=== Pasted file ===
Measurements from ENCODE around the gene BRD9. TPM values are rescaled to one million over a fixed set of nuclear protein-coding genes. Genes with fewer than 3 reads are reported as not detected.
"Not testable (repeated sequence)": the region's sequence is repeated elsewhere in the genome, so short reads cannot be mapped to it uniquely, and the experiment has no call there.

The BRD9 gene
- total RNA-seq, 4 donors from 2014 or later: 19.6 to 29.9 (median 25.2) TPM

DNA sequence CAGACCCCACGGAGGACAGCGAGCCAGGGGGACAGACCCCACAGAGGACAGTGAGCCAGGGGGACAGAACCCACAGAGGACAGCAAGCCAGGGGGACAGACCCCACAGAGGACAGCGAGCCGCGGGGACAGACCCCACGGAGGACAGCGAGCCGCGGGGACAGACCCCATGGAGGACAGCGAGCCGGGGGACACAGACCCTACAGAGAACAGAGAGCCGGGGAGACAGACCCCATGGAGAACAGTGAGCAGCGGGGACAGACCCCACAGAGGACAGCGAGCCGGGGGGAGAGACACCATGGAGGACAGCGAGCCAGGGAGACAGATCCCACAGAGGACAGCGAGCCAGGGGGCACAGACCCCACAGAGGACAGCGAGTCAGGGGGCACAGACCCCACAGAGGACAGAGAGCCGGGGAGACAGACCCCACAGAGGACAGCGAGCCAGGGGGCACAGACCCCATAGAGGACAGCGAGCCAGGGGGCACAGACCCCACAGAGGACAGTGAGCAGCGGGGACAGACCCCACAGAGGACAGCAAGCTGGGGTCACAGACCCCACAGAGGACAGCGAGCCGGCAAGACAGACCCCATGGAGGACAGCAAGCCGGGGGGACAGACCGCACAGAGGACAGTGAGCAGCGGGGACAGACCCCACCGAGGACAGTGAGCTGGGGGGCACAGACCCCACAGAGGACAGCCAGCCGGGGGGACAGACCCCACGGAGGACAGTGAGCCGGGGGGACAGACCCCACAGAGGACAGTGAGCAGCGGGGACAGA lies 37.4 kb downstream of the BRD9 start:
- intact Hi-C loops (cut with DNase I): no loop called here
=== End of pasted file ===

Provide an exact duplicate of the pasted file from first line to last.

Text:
Measurements from ENCODE around the gene BRD9. TPM values are rescaled to one million over a fixed set of nuclear protein-coding genes. Genes with fewer than 3 reads are reported as not detected.
"Not testable (repeated sequence)": the region's sequence is repeated elsewhere in the genome, so short reads cannot be mapped to it uniquely, and the experiment has no call there.

The BRD9 gene
- total RNA-seq, 4 donors from 2014 or later: 19.6 to 29.9 (median 25.2) TPM

DNA sequence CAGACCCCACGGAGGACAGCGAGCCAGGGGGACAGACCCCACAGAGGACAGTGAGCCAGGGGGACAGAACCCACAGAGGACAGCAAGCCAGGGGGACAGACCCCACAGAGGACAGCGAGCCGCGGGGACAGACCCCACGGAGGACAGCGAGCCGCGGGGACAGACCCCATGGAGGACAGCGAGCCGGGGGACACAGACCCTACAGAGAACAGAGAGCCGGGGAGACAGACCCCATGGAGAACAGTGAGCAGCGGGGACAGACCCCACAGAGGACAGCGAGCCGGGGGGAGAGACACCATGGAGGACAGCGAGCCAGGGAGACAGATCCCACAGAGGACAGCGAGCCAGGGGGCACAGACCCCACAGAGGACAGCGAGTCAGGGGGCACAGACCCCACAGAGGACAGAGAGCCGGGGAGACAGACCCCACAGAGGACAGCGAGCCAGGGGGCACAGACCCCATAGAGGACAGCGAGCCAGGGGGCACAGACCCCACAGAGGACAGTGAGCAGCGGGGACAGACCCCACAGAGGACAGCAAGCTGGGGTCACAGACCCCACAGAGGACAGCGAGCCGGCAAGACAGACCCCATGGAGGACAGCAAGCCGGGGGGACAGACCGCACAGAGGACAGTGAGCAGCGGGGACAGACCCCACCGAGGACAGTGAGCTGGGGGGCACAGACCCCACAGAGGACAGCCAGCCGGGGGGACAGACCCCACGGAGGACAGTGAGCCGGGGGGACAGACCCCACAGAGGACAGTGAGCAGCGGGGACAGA lies 37.4 kb downstream of the BRD9 start:
- intact Hi-C loops (cut with DNase I): no loop called here